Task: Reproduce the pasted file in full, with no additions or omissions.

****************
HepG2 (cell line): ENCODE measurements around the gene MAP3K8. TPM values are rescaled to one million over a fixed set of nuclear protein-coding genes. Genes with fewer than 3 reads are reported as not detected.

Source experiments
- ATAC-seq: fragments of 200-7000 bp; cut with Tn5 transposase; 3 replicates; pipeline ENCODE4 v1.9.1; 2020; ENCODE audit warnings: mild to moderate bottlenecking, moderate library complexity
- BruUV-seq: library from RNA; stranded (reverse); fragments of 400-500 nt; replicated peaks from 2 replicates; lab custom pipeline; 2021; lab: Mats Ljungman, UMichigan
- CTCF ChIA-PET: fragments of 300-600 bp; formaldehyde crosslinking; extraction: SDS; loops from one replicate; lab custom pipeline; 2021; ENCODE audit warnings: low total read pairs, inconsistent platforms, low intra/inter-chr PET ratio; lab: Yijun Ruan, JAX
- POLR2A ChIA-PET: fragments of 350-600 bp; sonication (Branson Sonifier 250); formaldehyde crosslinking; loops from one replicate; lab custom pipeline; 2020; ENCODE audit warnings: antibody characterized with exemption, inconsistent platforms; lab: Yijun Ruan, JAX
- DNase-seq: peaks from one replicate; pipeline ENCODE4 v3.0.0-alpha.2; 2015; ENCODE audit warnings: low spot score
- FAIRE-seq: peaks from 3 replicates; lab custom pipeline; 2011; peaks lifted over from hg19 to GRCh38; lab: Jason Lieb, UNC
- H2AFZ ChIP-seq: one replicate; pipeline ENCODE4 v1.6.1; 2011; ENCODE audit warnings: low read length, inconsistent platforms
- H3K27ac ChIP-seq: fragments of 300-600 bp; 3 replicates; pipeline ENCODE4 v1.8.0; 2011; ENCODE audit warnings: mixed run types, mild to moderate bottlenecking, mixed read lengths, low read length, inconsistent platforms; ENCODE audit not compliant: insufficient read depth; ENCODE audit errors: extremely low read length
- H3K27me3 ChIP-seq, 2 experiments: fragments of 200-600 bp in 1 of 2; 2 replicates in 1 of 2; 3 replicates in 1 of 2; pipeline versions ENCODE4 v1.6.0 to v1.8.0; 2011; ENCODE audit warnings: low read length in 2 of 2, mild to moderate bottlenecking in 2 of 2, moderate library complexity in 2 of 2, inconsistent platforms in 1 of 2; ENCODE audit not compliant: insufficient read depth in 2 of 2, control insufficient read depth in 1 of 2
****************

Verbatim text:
HepG2 (cell line): ENCODE measurements around the gene MAP3K8. TPM values are rescaled to one million over a fixed set of nuclear protein-coding genes. Genes with fewer than 3 reads are reported as not detected.

Source experiments
- ATAC-seq: fragments of 200-7000 bp; cut with Tn5 transposase; 3 replicates; pipeline ENCODE4 v1.9.1; 2020; ENCODE audit warnings: mild to moderate bottlenecking, moderate library complexity
- BruUV-seq: library from RNA; stranded (reverse); fragments of 400-500 nt; replicated peaks from 2 replicates; lab custom pipeline; 2021; lab: Mats Ljungman, UMichigan
- CTCF ChIA-PET: fragments of 300-600 bp; formaldehyde crosslinking; extraction: SDS; loops from one replicate; lab custom pipeline; 2021; ENCODE audit warnings: low total read pairs, inconsistent platforms, low intra/inter-chr PET ratio; lab: Yijun Ruan, JAX
- POLR2A ChIA-PET: fragments of 350-600 bp; sonication (Branson Sonifier 250); formaldehyde crosslinking; loops from one replicate; lab custom pipeline; 2020; ENCODE audit warnings: antibody characterized with exemption, inconsistent platforms; lab: Yijun Ruan, JAX
- DNase-seq: peaks from one replicate; pipeline ENCODE4 v3.0.0-alpha.2; 2015; ENCODE audit warnings: low spot score
- FAIRE-seq: peaks from 3 replicates; lab custom pipeline; 2011; peaks lifted over from hg19 to GRCh38; lab: Jason Lieb, UNC
- H2AFZ ChIP-seq: one replicate; pipeline ENCODE4 v1.6.1; 2011; ENCODE audit warnings: low read length, inconsistent platforms
- H3K27ac ChIP-seq: fragments of 300-600 bp; 3 replicates; pipeline ENCODE4 v1.8.0; 2011; ENCODE audit warnings: mixed run types, mild to moderate bottlenecking, mixed read lengths, low read length, inconsistent platforms; ENCODE audit not compliant: insufficient read depth; ENCODE audit errors: extremely low read length
- H3K27me3 ChIP-seq, 2 experiments: fragments of 200-600 bp in 1 of 2; 2 replicates in 1 of 2; 3 replicates in 1 of 2; pipeline versions ENCODE4 v1.6.0 to v1.8.0; 2011; ENCODE audit warnings: low read length in 2 of 2, mild to moderate bottlenecking in 2 of 2, moderate library complexity in 2 of 2, inconsistent platforms in 1 of 2; ENCODE audit not compliant: insufficient read depth in 2 of 2, control insufficient read depth in 1 of 2